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Customers can save up to $3,000 a year by ditching their dishes and cutting their cables!


Retired NASA television engineer Dave Pollard is now offering indoor and outdoor television antennas to replace high cable and satellite bills.


Many Brevard County residents are paying several hundred dollars a month for cable television or satellite dishes, and do not realize digital high-definition television (HDTV) signals are still transmitted over the airwaves for free. Pollard wants to educate people on how they can still receive HDTV transmissions from over 40 local stations and networks with an in-home HDTV antenna.


“I was paying thousands of dollars a year for hundreds of cable channels I never watched. We cut our cable and had Dave install an indoor antenna, and now we get ABC, NBC, CBS and FOX for our news and football, and we watch our other shows commercial-free on Amazon Prime or Netflix. We kept our high-speed internet, and we’re saving about $100 a month.”
–Chuck Graudins, Viera

While cable and satellite providers offer a reliable signal, an even better and uncompressed signal is offered from several broadcast towers within 40 miles of most of northern and central Brevard County, and that signal is within range of most amplified antennas.


“Occasionally, NBC and FOX may be a bit troublesome to tune in, but an antenna on your roof or sometimes just in your attic will be enough to tune in all the major networks.” –Dave Pollard


But what if your homeowners' association says you can't install an antenna? Not so fast, hoity-toity board members. Federal law says you absolutely can legally bypass those silly bylaws in most cases:


As directed by Congress in Section 207 of the Telecommunications Act of 1996, the Federal Communications Commission adopted the Over-the-Air Reception Devices (“OTARD”) rule concerning governmental and nongovernmental restrictions on viewers' ability to receive video programming signals from direct broadcast satellites ("DBS"), broadband radio service providers (formerly multichannel multipoint distribution service or MMDS), and television broadcast stations ("TVBS").


The rule (47 C.F.R. Section 1.4000) has been in effect since October 1996, and it prohibits restrictions that impair the installation, maintenance or use of antennas used to receive video programming.  The rule applies to video antennas including direct-to-home satellite dishes that are less than one meter (39.37") in diameter (or of any size in Alaska), TV antennas, and wireless cable antennas.  The rule prohibits most restrictions that: (1) unreasonably delay or prevent installation, maintenance or use; (2) unreasonably increase the cost of installation, maintenance or use; or (3) preclude reception of an acceptable quality signal.


Effective January 22, 1999, the Commission amended the rule so that it also applies to rental property where the renter has an exclusive use area, such as a balcony or patio. On October 25, 2000, the Commission further amended the rule so that it applies to customer-end antennas that receive and transmit fixed wireless signals. This amendment became effective on May 25, 2001.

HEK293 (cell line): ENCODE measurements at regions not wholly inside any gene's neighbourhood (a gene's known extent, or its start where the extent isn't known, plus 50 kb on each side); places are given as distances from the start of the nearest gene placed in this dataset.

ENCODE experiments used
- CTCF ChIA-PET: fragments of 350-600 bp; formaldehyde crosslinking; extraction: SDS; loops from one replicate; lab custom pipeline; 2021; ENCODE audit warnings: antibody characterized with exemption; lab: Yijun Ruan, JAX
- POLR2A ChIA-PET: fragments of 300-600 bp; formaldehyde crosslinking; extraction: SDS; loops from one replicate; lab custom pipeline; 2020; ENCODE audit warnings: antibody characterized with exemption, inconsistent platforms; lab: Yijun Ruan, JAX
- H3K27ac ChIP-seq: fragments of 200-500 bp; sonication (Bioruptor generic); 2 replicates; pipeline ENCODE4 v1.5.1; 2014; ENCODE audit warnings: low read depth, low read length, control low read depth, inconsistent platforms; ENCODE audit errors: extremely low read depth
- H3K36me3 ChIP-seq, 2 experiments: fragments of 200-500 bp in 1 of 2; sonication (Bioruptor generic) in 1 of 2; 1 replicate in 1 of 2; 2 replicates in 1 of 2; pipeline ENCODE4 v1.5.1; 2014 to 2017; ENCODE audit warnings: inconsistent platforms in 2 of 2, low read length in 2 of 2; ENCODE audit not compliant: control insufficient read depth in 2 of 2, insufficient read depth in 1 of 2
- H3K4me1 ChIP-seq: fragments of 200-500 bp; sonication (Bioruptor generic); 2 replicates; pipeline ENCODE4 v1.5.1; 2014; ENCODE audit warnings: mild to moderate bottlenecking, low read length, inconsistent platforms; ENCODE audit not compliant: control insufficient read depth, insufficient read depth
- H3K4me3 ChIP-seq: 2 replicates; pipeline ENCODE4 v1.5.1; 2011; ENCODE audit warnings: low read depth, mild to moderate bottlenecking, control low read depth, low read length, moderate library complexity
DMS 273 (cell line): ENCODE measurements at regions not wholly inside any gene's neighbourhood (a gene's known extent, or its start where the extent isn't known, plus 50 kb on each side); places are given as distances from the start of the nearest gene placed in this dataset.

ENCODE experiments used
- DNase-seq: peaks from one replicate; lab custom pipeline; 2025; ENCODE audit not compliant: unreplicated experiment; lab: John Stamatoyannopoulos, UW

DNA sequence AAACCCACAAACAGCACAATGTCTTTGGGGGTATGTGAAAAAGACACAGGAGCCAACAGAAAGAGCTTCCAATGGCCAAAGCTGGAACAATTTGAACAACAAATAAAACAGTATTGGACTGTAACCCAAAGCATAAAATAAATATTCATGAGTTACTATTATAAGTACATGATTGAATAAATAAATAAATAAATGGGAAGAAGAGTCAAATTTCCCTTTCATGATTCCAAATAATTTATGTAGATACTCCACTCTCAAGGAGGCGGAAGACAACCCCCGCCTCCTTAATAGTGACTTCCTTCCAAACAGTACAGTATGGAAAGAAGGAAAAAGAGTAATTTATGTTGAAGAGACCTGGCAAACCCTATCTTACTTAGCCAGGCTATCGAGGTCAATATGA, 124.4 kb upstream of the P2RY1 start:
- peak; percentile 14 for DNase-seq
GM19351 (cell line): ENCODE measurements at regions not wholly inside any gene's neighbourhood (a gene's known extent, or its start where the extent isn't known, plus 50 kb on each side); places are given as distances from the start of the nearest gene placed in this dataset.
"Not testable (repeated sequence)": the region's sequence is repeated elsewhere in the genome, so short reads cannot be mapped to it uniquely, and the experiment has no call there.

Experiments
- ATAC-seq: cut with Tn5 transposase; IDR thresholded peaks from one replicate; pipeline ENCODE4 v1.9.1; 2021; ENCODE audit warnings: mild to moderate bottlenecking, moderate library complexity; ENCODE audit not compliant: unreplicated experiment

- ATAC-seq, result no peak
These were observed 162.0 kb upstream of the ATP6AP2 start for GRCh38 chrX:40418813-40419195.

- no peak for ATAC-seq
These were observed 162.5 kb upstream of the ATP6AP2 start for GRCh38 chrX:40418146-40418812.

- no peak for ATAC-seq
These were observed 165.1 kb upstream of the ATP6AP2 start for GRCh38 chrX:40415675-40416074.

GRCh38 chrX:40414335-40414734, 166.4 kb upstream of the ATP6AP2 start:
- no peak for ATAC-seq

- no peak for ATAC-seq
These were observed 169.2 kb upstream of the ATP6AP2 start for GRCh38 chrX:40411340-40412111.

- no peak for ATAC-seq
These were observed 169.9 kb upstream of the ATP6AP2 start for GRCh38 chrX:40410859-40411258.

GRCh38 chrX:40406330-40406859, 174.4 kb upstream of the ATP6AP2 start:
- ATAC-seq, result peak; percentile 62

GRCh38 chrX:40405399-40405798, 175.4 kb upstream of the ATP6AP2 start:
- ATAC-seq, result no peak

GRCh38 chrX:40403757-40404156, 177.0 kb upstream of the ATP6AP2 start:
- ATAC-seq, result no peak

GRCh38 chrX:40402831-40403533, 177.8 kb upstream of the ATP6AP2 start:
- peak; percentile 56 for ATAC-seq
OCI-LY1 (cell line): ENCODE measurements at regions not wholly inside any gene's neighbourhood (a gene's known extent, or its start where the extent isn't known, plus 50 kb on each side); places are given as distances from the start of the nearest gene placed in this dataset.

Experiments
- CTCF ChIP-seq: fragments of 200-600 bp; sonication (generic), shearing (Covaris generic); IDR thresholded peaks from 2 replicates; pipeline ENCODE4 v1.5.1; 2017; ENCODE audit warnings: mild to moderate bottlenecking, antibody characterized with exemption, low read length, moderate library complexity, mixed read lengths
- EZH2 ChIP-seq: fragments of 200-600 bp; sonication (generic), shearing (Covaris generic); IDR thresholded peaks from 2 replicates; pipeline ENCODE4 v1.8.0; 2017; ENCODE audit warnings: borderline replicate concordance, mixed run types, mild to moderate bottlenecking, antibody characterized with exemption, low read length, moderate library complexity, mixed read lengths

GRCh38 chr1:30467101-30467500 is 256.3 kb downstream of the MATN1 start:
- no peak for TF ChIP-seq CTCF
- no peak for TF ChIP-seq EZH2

The rule applies to individuals who place antennas that meet size limitations on property that they own or rent and that is within their exclusive use or control, including condominium owners and cooperative owners, and tenants who have an area where they have exclusive use, such as a balcony or patio, in which to install the antenna.  The rule applies to townhomes and manufactured homes, as well as to single family homes.


The rule allows local governments, community associations and landlords to enforce restrictions that do not impair the installation, maintenance or use of the types of antennas described above, as well as restrictions needed for safety or historic preservation.  Under some circumstances where a central or common antenna is available, a community association or landlord may restrict the installation of individual antennas.  The rule does not apply to common areas that are owned by a landlord, a community association, or jointly by condominium or cooperative owners where the antenna user does not have an exclusive use area.  Such common areas may include the roof or exterior wall of a multiple dwelling unit.  Therefore, restrictions on antennas installed in or on such common areas are enforceable.


Pollard’s company, Biscayne Services LLC, offers sales of high-quality HDTV antennas along with installation inside peoples’ homes. Pollard is no longer capable of crawling in attic spaces or on rooftops, and recommends a professional electrician for outside antennas. Pollard’s pricing starts at $59 for a small antenna, plus $59 if you would like Pollard to install and tune an indoor model in your home. A demonstration model is on display at Computer Care Clinic’s lobby in Suntree at the corner of Wickham Road and Suntree Boulevard.


Pollard is a retired NASA audio-visual engineer who supervised the first television broadcast of the Apollo moon missions while stationed in Spain. ​If you would like more information about this topic, please contact Dave Pollard at 321-258-3231 or email at


Not local? No problem. Install one of these high-range high-quality antennas yourself, or have a local handyman or electrician do it for you! If your television is older, you may need a digital conversion box. Don't rent one - pay for it once and own it forever! Those are listed below also.







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